Over the next several weeks, we’re spotlighting the top 20 3D Jam experiences chosen by the jury and community votes. These spotlights will focus on game design, interaction design, and the big ideas driving our community forward.

First up: Henry Hoffman’s Aboard the Lookinglass took first place thanks to its unique interaction design and compelling concept. It’s available free for the Oculus Rift on the Leap Motion App Store.

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The core game mechanic in Aboard the Lookinglass is time. Right hand holding the gory keys to the future. Left hand offering a glimpse into the past. How did you conceive of this concept?

My absolute favorite aspect of game development is devising new mechanics. It feels like mapping uncharted territory. After prototyping some non-VR ideas for the 3D Jam which weren’t working, I took a step back and asked myself some questions. What sort of game would excite me? What are the strengths of the Leap Motion Controller? What are the strengths of VR? What mechanics could play to these strengths?

The idea for Lookinglass came to me when laying in bed and staring at my hands. I looked at the space my hands were occupying – rather than the hands themselves. The idea of hand-shaped portals came to mind, and then being able to pass objects through them.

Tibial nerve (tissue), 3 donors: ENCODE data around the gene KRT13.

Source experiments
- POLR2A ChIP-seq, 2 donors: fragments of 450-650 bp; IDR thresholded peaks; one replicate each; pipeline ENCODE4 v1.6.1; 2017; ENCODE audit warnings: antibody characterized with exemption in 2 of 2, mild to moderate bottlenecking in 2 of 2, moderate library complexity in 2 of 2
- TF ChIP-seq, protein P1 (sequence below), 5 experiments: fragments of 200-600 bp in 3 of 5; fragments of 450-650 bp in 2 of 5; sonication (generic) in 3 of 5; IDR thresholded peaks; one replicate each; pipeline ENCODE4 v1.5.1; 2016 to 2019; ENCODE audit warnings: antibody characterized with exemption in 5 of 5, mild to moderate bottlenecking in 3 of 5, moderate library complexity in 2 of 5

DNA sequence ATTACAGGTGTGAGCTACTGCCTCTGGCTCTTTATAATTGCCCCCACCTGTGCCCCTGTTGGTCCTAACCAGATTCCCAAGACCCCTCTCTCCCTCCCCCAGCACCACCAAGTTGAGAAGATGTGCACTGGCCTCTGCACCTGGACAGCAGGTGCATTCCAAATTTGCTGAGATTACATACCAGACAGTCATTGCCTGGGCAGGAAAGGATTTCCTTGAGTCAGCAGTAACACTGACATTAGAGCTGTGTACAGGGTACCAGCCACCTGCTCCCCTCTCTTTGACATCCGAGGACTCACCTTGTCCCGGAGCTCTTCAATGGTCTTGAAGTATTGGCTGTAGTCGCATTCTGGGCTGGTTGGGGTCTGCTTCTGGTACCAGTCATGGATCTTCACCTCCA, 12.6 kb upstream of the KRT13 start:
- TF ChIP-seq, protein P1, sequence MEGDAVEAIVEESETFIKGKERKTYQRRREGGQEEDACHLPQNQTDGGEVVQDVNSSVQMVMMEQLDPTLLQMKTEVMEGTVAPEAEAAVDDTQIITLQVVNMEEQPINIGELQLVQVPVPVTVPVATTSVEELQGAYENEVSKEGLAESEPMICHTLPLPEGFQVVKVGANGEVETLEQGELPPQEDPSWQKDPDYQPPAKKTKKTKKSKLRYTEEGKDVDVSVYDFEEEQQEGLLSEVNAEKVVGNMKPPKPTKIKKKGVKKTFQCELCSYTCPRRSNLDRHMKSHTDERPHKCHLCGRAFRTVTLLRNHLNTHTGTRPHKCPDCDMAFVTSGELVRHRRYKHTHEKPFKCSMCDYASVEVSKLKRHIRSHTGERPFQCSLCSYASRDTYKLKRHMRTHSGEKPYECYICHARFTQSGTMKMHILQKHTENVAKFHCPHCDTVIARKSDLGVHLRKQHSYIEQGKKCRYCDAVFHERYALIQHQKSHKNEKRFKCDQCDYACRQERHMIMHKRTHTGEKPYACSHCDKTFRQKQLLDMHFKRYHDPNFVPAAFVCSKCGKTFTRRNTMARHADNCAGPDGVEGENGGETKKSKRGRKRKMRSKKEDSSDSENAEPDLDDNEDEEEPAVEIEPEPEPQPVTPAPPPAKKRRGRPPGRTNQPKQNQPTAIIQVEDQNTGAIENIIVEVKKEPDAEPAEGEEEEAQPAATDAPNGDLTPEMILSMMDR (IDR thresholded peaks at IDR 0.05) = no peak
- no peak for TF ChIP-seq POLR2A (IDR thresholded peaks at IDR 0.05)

The following day, I prototyped the mechanic in a few hours, and it worked much better than I expected. What I found particularly exciting was being able to look through your hands. To me that felt like something no one had experienced before.

It was only further into development that I began to realize the narrative potential of using different times. Being able to see the past, present, and future simultaneously allows you to really tell a story in a way that feels very interactive. Knowing you were in the present, and all these terrible things were going to happen was also very foreboding. The tension it added was compelling.

I’m a fan of Philip K. Dick and William Gibson, so their work shaped my understanding of science fiction. I also took some cues from the Alien movies, as well as the Half-Life and Portal games.

The idea for Lookinglass came to me when laying in bed and staring at my hands. I looked at the space my hands were occupying – rather than the hands themselves. The idea of hand-shaped portals came to mind, and then being able to pass objects through them. -- Henry Hoffman